Revlon announces plans to regain NYSE compliance
NEW YORK Beauty company Revlon announced on Friday that plans to regain compliance with the New York Stock Exchange’s criteria of $1 per share average closing price over 30 consecutive trading days through its pending reverse stock split.
As previously reported in its April 11, 2008 current report on Form 8-K filed with the SEC, the company was advised by the New York Stock Exchange in April 2008 that the price of its Class A common stock was below the NYSE’s price criteria, requiring at least a $1 per share average closing price over 30 consecutive trading days. The company’s Class A common stock continues to be listed on the NYSE.
In April 2008, Revlon advised the NYSE that its board of directors and stockholders had already approved a 1-for-10 reverse stock split of Revlon’s Class A and Class B common stock and that it intended to regain compliance with the NYSE’s price criteria, by, among other things, implementing the split.
Revlon has six months following the April 2008 notification to bring its share price and 30 trading day average share price to $1 or above, during which time the company’s Class A common stock will continue to be listed on the NYSE.
Burt’s Bees gets energy-saving conveyor belt system
RALEIGH, N.C. Burt’s Bees, a maker of natural personal care products, has tapped Tompkins Associates to implement a new sensor-activated Motorized Drive Roller Conveyor to improve efficiency and save energy.
According to Tompkins, the company has increased efficiency and elevated its energy savings. Energy usage is expected to decrease by as much as 40 percent to 60 percent.
“The environment is a priority for Burt’s Bees, and as we continue to grow, we are ensuring that we remain true to our commitment to the greater good in all we do,” stated Tony Quartararo, executive vice president of supply chain at Burt’s Bees. “With our new, more efficient operations and equipment, we are able to reduce the amount of energy we use and reduce costs at the same time. It’s a win/win situation.”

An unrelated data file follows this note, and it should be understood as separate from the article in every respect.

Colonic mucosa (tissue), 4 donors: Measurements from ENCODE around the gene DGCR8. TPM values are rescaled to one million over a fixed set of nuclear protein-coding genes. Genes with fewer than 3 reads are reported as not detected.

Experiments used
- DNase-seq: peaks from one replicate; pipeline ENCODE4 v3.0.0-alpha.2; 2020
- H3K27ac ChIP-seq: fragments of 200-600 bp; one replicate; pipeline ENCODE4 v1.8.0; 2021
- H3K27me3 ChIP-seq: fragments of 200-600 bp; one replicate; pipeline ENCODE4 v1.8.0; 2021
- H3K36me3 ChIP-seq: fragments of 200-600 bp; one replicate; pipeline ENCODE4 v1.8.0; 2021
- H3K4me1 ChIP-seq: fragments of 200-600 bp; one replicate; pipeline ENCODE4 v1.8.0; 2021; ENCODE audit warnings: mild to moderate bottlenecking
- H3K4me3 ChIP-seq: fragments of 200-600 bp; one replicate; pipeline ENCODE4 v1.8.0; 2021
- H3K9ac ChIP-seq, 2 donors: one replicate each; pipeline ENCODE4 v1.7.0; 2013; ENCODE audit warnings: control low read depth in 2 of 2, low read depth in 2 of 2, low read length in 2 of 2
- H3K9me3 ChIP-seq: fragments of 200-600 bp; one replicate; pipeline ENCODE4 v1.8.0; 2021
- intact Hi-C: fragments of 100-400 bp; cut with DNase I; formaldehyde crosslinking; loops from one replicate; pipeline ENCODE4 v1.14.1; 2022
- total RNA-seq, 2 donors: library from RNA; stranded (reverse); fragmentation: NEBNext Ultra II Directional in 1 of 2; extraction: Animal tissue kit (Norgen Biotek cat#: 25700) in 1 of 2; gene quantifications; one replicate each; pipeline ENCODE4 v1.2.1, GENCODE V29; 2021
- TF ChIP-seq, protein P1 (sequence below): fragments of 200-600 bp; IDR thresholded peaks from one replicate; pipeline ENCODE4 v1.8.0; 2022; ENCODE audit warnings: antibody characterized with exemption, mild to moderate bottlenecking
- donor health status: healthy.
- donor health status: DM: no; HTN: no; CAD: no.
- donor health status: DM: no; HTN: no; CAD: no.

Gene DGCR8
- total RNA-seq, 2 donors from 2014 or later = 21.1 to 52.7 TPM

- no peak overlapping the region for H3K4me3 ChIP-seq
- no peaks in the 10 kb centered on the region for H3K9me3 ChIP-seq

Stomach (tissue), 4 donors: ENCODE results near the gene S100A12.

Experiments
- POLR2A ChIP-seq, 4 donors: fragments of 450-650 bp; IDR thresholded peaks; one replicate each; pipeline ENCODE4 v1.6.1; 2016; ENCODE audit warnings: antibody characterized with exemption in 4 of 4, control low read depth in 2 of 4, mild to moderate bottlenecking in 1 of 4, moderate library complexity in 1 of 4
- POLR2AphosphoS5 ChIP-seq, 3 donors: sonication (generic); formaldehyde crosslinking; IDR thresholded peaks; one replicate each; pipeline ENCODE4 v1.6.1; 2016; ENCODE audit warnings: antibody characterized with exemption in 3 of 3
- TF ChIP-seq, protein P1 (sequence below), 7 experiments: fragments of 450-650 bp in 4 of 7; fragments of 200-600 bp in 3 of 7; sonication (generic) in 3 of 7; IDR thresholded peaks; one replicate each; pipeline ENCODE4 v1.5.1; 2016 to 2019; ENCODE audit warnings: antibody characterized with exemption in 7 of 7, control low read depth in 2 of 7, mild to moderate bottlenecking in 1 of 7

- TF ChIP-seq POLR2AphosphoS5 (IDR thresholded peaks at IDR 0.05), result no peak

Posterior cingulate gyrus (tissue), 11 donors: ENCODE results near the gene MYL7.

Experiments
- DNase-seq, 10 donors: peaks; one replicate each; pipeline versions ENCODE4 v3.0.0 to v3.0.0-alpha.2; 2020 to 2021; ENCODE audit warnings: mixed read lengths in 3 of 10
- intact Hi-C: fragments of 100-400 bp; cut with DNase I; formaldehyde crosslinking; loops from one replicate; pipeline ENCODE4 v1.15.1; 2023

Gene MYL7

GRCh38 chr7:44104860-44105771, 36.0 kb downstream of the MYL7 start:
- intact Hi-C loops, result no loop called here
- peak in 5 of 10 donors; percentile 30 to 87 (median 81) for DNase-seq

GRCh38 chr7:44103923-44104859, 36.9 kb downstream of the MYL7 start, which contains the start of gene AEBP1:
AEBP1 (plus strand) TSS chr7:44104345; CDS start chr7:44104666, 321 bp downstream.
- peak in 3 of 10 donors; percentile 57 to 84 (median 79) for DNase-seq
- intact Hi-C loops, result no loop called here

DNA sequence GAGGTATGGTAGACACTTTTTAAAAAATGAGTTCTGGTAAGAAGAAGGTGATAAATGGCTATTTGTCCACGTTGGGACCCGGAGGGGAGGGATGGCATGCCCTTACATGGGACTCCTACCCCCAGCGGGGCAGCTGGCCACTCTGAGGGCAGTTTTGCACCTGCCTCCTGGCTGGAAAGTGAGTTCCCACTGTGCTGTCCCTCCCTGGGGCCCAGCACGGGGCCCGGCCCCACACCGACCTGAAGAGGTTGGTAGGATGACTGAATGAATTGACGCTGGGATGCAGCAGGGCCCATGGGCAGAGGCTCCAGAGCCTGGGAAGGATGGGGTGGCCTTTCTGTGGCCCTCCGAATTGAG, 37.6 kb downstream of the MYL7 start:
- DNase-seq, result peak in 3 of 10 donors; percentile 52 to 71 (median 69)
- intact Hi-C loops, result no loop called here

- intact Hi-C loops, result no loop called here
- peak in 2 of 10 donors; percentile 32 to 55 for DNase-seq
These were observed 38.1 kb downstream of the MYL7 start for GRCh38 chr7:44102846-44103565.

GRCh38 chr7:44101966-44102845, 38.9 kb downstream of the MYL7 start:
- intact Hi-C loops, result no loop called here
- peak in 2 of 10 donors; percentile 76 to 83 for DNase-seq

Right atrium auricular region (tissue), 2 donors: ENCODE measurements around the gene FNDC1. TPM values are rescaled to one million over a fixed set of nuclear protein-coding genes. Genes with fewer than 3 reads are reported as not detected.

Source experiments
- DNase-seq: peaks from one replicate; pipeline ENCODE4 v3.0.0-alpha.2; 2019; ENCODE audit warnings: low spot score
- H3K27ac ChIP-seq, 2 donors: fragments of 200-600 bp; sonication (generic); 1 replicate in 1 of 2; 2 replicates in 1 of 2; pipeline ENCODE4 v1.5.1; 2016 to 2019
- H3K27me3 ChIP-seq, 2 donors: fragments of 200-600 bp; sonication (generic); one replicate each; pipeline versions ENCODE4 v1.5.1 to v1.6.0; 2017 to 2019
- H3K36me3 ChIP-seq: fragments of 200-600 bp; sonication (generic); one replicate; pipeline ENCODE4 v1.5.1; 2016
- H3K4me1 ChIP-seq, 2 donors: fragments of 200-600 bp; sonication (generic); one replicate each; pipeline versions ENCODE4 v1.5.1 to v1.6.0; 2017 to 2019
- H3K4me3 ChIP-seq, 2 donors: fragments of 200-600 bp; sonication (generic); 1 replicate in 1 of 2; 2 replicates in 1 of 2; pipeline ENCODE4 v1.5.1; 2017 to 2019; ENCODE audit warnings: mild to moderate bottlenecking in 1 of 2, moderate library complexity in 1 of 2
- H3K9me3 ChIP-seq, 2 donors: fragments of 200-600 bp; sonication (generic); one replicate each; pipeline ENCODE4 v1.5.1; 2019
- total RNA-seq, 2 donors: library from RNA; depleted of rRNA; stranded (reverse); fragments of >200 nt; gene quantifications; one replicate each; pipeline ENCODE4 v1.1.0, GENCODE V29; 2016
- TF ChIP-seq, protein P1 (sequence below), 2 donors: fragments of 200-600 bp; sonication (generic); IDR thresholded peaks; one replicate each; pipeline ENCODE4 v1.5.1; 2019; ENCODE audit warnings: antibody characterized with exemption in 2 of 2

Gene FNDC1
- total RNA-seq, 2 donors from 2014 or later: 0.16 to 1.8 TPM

The company leased a 144,000-square-foot distribution center in Morrisville, N.C., and implemented new material handling equipment. The Tompkins Warehouse Control System, which includes a system backup and event logging, was also installed for better new material handling equipment control.
Mintel: beauty manufacturers tapping into public desire for ethical cosmetics
CHICAGO Beauty manufacturers are riding the natural and ethical wave with new launches that focus on the environment, animal safety and human rights, suggests recent research from Mintel Global.
According to the data from the Mintel Global New Products Database Cosmetic Research, more than 2,800 ethical cosmetic and skin care products were launched in the United States last year. In just the first five months of 2008, more than 1,800 new ethical beauty products have appeared on retail shelves.
“Beauty manufacturers have tapped into natural and ethical claims as a way to differentiate their products,” stated Nica Lewis, senior analyst at Mintel. “With ‘green living’ a hot issue for many Americans, companies have begun to highlight their use of natural ingredients and environmentally friendly packaging.”
The report found that cruelty-free is the most widely made ethical claim in new U.S. beauty products. In 2007, nearly 1,600 beauty and personal care products were introduced with a “cruelty-free” claim. In Mintel’s consumer research, 2-in-5 American women said they look for beauty products that were not tested on animals.
The organic trend in food has fueled the inclusion of natural contents in beauty products. The research found that 35 percent of American women surveyed cited natural ingredients as influential to their purchase decisions.
In addition, 12 percent of women cited recycled packaging as important to their beauty purchasing decision.